In the above-illustrated case, preparing coffee seemed to give the boy satisfaction. This illustrates the significant meanings that a traditional coffee ceremony can have for the people involved. Even if children “only” help to prepare coffee at home for their family, they are aware of the cultural significance of drinking coffee, as it is a very visible tradition practiced a lot in daily life in Addis Ababa. This also led to the fact that the coffee ceremony as a social ritual was employed by lots of organisations (NGOs and GOs) to “foster participatory problem-solving schemes at the grassroots level” (Tesfaye 2011, 122). How is education for children with disabilities related to this aspect? Lots of parents – mostly, but not only of children with intellectual disabilities – reported that they observed the children improving in doing house chores but also in dressing and washing themselves when instructed by the parents after they started attending a school. Thus, parental support was an important aspect in this process of supporting children in acquiring more functionings. From the perspective of the capability approach, as the capability to do certain tasks was there, it only required the environment (support) to turn the capability into a functioning. It seems that often children discovered their potentials by getting access to school as their self-esteem got promoted at the same time. These potentials are obviously not restricted to capabilities related to school education.

However, in the already cited study involving parents from South Africa and the United States, the researchers found that parents from both countries were critical towards teachers who lacked training and preparation (Yssel et al. 2007, 361f). The same cannot be said of the sample of my study. Instead, the parents were very content with the teachers and did not complain very much. On the other hand, the study on South Africa and the United States also reports about parents’ praise for teachers. The reason for this result in Ethiopia is above all the meaning that it had for parents that their child with a disability had the possibility to attend a school. In other words, for most parents in the Ethiopian sample, it was already overwhelming that their child was attending a school at all. Teachers were one of several important factors making this possible. The question about the quality of education might not have come to their mind at all at this point – especially in cases where they had not received education themselves.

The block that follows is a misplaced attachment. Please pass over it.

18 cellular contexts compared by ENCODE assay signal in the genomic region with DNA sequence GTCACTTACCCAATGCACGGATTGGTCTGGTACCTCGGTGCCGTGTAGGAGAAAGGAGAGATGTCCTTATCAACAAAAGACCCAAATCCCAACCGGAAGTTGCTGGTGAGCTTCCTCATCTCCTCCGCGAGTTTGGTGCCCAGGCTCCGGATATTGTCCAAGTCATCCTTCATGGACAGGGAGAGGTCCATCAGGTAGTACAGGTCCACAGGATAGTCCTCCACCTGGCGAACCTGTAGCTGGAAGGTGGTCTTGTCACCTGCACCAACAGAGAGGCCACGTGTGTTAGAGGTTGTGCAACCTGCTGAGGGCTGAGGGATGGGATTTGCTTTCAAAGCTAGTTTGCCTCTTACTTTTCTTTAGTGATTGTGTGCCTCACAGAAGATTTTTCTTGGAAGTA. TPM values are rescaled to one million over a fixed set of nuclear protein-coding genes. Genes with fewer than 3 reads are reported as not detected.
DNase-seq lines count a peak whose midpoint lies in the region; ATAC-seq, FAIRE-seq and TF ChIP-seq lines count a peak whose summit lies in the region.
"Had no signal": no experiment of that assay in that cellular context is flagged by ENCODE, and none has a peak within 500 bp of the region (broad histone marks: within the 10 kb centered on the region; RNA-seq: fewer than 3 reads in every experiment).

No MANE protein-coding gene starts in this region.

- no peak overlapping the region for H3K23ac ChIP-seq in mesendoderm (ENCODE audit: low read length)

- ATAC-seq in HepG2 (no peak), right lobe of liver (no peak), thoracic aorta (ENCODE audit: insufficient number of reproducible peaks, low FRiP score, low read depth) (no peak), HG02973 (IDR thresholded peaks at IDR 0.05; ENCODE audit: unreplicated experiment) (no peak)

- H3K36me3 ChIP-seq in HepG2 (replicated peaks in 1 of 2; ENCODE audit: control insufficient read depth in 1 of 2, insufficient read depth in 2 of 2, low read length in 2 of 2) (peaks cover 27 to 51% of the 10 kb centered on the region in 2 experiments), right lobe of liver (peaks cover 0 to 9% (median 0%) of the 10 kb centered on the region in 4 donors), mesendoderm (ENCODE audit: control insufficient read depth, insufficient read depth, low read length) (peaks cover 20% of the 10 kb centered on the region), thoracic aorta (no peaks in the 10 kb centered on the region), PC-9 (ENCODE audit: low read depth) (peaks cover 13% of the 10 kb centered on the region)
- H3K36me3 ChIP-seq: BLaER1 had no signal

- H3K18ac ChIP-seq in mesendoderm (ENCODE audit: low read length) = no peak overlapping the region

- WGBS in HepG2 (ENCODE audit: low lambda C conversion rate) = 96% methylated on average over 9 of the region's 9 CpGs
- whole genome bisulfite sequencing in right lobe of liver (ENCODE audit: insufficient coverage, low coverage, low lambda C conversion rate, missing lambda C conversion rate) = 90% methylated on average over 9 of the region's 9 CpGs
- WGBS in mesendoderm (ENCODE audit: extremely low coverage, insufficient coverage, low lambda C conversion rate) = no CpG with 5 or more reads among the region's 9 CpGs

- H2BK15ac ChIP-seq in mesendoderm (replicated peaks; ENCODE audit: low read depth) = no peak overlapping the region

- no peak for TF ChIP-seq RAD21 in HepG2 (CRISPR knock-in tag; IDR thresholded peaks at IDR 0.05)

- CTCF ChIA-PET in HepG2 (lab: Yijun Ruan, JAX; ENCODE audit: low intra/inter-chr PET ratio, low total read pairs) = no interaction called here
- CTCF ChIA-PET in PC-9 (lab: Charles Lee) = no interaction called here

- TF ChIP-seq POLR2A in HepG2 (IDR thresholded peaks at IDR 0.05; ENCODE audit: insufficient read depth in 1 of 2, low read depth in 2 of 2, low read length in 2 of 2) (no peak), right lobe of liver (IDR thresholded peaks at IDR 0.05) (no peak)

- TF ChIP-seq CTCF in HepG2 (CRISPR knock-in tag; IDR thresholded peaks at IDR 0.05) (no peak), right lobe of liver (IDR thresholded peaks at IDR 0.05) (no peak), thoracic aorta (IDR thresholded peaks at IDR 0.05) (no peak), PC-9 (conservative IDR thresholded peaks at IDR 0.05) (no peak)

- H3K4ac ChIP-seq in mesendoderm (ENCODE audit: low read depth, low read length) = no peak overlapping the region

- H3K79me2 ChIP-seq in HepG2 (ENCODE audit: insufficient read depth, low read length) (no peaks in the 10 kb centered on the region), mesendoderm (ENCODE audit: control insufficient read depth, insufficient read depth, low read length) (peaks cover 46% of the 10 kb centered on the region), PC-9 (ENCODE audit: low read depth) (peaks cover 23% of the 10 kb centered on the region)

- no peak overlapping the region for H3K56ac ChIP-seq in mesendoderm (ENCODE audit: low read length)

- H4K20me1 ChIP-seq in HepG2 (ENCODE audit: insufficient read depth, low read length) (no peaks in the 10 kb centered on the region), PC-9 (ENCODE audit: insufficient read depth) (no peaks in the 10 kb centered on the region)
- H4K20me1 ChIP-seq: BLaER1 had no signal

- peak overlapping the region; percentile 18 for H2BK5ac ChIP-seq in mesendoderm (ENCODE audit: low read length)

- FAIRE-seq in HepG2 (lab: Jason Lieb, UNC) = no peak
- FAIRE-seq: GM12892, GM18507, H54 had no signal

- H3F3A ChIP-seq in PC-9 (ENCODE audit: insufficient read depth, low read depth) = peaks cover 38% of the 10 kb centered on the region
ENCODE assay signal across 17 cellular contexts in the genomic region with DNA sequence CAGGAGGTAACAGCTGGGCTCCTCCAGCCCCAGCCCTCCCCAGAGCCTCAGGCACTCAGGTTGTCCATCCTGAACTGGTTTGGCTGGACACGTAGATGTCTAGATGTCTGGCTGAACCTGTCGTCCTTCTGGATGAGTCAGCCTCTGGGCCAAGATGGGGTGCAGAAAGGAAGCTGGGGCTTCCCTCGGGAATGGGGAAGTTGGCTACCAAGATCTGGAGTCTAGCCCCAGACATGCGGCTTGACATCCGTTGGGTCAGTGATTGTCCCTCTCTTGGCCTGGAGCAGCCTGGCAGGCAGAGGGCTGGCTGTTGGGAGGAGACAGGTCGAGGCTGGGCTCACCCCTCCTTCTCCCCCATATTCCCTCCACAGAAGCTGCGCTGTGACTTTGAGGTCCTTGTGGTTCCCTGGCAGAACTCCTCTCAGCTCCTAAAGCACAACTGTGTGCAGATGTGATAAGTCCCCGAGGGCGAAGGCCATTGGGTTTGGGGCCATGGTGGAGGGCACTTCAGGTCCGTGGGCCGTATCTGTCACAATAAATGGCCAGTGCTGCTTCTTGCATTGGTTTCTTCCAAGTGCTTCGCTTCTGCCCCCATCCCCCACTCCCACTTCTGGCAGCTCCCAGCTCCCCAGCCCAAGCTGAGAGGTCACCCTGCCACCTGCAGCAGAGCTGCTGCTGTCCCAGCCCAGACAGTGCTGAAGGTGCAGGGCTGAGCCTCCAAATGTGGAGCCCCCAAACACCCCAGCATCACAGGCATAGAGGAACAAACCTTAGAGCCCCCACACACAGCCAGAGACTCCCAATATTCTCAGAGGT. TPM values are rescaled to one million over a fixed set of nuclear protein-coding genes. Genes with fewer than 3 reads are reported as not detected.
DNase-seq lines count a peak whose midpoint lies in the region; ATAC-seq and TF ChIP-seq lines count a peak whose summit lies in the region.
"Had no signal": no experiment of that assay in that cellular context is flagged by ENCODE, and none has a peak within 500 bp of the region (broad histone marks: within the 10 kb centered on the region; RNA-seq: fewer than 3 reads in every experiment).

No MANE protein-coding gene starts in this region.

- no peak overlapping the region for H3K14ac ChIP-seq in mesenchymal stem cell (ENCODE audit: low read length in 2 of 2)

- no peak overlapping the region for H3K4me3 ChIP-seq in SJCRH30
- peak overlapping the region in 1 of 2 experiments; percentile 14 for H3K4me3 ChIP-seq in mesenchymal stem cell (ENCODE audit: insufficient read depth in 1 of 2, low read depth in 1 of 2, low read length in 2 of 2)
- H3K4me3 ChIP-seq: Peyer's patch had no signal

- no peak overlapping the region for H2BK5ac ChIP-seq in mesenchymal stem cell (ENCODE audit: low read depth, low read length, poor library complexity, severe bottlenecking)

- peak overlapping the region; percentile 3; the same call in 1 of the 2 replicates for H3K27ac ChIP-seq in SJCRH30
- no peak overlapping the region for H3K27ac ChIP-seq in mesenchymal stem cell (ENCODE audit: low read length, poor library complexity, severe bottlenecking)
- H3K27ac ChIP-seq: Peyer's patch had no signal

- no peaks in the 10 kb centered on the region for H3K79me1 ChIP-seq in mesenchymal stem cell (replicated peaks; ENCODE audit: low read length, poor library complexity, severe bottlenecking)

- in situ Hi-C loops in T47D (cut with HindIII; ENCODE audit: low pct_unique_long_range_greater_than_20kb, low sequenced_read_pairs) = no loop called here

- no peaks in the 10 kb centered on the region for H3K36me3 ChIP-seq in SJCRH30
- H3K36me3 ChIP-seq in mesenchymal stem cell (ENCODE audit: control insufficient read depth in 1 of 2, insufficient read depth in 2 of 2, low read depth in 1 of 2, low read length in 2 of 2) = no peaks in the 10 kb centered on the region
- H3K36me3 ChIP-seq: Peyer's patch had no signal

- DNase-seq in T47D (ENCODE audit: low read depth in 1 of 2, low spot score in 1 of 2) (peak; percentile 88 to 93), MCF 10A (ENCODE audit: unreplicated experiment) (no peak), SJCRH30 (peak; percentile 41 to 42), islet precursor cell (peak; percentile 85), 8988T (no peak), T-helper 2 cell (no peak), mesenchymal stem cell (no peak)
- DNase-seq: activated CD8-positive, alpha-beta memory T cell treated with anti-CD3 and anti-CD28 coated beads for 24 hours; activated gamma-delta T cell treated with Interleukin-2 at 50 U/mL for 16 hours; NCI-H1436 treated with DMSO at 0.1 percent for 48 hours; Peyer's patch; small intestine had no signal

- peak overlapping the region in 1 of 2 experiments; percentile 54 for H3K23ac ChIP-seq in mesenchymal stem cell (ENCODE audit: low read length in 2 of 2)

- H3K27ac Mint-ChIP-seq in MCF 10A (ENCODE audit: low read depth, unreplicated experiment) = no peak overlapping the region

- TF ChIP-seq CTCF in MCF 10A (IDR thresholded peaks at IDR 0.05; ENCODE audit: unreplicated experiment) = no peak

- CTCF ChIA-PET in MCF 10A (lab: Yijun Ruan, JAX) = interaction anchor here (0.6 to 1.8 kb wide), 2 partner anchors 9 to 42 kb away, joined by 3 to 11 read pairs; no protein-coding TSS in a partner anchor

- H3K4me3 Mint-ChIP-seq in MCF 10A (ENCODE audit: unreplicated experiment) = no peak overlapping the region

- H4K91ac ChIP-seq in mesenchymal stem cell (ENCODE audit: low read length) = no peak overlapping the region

Special Needs Education, Teachers’ Attitudes and Community

“In countries like Ethiopia, teachers are the main indispensable resources for promoting special needs education. If teachers have a positive attitude towards the teaching profession and children and are able to attend to all children, then the requirements of inclusive education can more or less be fulfilled” (Mamo 2000, 84). First it has to be stated that teachers are probably indispensable resources for special needs education in most countries. However, the problematic part of this quotation is the “more or less”, as even with positive attitudes it is problematic for teachers to implement inclusive education without proper training, knowledge and material, as the research at hand shows. “I am new, only three years. Still, I don’t know how to write and how to read Braille. This is one barrier for them [the children]. Just I am teaching them orally and […] we have, we have […] Braille teachers, they help them not in their class [but] in the resource room. But for me this is a barrier. I don’t know how to teach them with Braille” (Mamite, 2E–VI-E-10-GIT).Footnote 9